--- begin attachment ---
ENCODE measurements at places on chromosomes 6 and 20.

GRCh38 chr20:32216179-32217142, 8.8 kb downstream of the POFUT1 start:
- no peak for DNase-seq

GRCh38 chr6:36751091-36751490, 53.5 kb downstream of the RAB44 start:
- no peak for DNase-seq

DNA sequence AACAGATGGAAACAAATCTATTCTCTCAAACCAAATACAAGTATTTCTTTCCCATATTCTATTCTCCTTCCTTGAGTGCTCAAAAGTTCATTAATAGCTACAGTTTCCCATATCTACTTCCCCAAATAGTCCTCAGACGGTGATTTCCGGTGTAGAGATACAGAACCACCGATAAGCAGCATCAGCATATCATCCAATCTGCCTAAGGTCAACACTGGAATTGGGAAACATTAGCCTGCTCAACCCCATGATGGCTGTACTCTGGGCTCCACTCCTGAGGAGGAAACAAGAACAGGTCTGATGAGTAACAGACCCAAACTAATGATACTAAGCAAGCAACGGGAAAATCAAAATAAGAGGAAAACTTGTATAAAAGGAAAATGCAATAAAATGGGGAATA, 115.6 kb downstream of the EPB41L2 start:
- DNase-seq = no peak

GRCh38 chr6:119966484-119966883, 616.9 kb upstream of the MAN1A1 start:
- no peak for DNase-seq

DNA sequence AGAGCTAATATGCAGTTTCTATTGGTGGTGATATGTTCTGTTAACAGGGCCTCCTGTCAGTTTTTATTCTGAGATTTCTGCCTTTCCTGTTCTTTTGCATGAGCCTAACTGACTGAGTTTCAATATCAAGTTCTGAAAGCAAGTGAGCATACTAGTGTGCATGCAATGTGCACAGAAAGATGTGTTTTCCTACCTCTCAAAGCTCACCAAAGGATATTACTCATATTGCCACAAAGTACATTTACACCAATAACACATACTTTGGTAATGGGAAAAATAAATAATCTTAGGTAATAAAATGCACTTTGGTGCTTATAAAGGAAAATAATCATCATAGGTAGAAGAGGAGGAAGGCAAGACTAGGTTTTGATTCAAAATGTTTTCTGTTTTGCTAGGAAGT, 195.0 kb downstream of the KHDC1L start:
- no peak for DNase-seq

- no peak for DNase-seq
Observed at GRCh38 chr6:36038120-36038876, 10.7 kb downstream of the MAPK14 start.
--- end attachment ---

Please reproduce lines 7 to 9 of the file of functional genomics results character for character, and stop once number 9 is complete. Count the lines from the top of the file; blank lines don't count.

- DNase-seq = no peak

GRCh38 chr6:119966484-119966883, 616.9 kb upstream of the MAN1A1 start:
- no peak for DNase-seq